The year 1989 marked another exciting season in Major League Baseball. Future Hall of Famers like Barry Bonds, Rickey Henderson, and Nolan Ryan were in their primes, thrilling fans with outstanding performances. To commemorate the season, Topps released its annual baseball card set. Still one of the most popular brands in the hobby to this day, the 1989 Topps baseball card set featured players and managers from all 26 MLB teams at the time. The set contains 792 total cards, including variations. Let’s take an in-depth look at the 1989 Topps baseball card price list to see which players and cards have held or increased in value over the past 30+ years.

Base Cards and Parallels
The base set contains a card for every player that appeared in a major or minor league game in 1988. Manager cards were also included, totaling one card per team. The basic common base cards in pristine mint condition are mostly worth between $1-3. There are certain star players that command a premium. For example, a mint condition common card of Ken Griffey Jr. from his rookie season would fetch around $15-20. Bonds and Henderson rookies from the set also sell in the $10-15 range when graded gem mint. Parallel versions exist, like “Glossy Sendbacks” that have a glossier finish. These parallel cards tend to add $1-3 to the base card value.


Short Prints and Premium Cards
As is typical with Topps releases, some cards were produced in shorter print runs classified as “short prints.” Two of the most coveted short prints from the 1989 set are Nolan Ryan (#398) and Cal Ripken Jr. (#498). Both are considered rare and in pristine condition can sell for $75-150 depending on recent sales and demand. The true “high number” short prints beginning with card #630 are also highly sought after collectors and include stars like Rickey Henderson. In top grades, these tier 1 short prints can reach prices of $50-100 each. Top rookies like Barry Bonds (#379) and Gregg Jefferies (#397) were also printed in lower quantities, increasing their value to $25-50 graded gem mint.

The true premium, sought after cards of the ’89 Topps set are the two Mike Witt “Blue Back” variations (#617, #637). Only 10 of each were inserted randomly in wax packs instead of the standard gray backs. These are the undisputed keys to the set worth $2,000-$3,000 in near mint to mint condition. Beyond being extremely rare pulls from packs, the bright blue backs stand out visually in a collection.

Rookies, Stars and Future Hall of Famers
Of course, star players and rookie cards usually garner the highest prices in any vintage set. Outside of Bonds and Griffey mentioned above, other coveted rookie cards from ’89 Topps include Tom Glavine (#481), Gregg Jefferies (#397), and Ben McDonald (#505). Each has increased in value over the years based on those players’ success ranging from $15-50. Hall of Famers like Wade Boggs (#12), George Brett (#40), Ozzie Smith (#55), and Rickey Henderson (#107) as well as superstar pitchers like Nolan Ryan (#398) and Roger Clemens (#419) maintain strong collector interest. High grade examples can reach $25-150 depending on the player and recent sales comps.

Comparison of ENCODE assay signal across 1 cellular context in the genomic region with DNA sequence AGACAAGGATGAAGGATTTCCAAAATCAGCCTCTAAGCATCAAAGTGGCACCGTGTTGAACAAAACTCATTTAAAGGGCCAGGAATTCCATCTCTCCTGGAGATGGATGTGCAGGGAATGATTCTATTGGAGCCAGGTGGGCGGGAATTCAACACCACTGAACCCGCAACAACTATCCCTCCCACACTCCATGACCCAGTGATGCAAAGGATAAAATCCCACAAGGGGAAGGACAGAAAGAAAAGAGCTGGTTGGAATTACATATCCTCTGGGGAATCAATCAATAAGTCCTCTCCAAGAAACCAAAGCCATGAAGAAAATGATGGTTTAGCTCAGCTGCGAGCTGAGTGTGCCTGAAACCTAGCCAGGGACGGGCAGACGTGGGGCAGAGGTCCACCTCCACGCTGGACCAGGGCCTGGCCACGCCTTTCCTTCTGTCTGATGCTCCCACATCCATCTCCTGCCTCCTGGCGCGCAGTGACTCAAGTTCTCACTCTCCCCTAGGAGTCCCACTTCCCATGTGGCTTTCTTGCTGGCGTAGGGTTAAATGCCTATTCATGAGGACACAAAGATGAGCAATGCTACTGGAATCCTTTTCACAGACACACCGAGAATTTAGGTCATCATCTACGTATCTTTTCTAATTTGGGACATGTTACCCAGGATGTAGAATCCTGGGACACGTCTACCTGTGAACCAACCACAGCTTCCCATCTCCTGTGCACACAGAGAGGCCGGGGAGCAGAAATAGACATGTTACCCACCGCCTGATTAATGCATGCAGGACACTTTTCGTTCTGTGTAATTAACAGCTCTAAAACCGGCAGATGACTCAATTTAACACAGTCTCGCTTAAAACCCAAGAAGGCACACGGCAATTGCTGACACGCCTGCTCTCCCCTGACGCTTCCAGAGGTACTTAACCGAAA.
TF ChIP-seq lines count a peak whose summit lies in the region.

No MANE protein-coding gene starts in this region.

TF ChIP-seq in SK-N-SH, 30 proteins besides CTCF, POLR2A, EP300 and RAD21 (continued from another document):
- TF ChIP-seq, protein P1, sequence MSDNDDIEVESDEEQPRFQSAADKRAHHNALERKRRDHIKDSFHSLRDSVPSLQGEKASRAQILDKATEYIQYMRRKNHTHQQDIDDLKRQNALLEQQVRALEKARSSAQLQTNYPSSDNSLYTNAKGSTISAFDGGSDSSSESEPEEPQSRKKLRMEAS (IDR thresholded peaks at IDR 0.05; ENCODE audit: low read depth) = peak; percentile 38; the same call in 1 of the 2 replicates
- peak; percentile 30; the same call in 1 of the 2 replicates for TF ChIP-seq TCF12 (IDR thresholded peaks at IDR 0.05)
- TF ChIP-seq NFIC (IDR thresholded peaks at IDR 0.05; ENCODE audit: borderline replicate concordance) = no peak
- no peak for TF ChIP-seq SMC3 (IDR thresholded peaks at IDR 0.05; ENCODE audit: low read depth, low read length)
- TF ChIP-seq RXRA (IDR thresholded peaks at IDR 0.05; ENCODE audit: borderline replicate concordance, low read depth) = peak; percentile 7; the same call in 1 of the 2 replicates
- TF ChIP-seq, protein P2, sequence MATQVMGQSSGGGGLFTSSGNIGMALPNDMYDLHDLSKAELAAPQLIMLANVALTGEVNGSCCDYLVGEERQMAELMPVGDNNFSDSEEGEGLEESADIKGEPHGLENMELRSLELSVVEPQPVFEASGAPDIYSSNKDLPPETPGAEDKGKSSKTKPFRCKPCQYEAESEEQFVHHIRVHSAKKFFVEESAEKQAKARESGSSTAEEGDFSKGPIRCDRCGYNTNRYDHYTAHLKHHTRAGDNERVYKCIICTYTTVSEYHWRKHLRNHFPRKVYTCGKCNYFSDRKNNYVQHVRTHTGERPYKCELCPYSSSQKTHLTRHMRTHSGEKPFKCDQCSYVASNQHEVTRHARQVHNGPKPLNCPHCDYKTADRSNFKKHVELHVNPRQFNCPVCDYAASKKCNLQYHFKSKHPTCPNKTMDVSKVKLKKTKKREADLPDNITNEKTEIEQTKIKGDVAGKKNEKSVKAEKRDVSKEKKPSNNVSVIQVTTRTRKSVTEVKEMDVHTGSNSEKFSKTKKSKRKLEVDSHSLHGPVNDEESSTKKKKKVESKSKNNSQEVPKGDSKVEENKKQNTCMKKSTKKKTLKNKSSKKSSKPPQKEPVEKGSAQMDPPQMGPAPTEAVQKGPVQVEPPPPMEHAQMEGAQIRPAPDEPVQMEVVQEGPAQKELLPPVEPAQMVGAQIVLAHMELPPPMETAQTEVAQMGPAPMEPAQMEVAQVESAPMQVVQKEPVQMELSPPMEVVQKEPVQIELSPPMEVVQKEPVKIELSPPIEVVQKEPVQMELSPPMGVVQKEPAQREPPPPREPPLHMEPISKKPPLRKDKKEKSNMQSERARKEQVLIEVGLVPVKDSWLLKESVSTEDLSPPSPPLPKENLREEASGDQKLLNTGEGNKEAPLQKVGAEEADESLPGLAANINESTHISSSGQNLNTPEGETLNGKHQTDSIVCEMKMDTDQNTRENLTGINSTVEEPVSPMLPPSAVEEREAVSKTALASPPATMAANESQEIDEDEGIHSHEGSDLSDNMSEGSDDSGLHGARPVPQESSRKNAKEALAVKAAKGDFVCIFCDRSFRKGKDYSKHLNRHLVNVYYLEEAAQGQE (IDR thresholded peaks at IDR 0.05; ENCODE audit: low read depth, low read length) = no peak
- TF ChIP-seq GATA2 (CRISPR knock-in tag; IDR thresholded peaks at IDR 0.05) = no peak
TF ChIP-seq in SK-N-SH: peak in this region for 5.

The true crown jewels of the set are the rookie cards of Chipper Jones (#654), Bernie Williams (#672), and Jim Abbott (#683). As future Hall of Famers, especially Jones, mint condition copies of their first Topps cards are highly coveted. Expect to pay $100-300 for top graded versions of these keys to any complete ’89 set. The Cal Ripken Jr. all-star card (#498) is also enormously popular fetchin $50-150 in top condition. Essentially, this set features a who’s who of baseball legends either in their early careers or continuing future Hall of Fame production.

Variations and Inserts
Beyond the basic base set cards, Topps included several special variations and inserts to enhance collector interest in the release. Prominent among these are the “Turn Back The Clock” photo variation cards recreating iconic baseball images from the past. Star players like Rickey Henderson (#628) and Nolan Ryan (#652) received these retro treatment variants. In top condition, they gain $10-25 in extra value compared to the base cards. Postseason highlight and All-Star cards of stars like Wade Boggs (#AS6) and Kirby Puckett (#PS88) can also reach $10-25 prices.


The array of special insert cards sprinkled throughout wax packs added excitement for kids opening packs in stores. These include “Traded” cards denoting in-season player moves, “Manager” cards for all 26 big league skippers, “Record Breakers” inserts for statistical milestones, and “League Leaders” cards as well. Each different insert added around $3-10 to the base price of the common player’s card depending on the level of insertion rarity and demand.

Summing Up the 1989 Topps Baseball Card Price Guide
The 1989 Topps baseball card set remains a highly collectible and investible vintage release over 30 years later. Future Hall of Famers, rookies, stars and especially the ultra-rare variations continue to entice collectors and drive prices higher annually. Whether a casual collector looking to build the basic base set or a serious investor, the ’89 Topps prices across different collecting tiers provide opportunities. From $1 commons to $3,000 blue backs, this fun and memorable set very much represents the late 80s era of baseball excellence on the diamond. Prices are sure to appreciate further as another generation discovers the vintage cardboard delights within.

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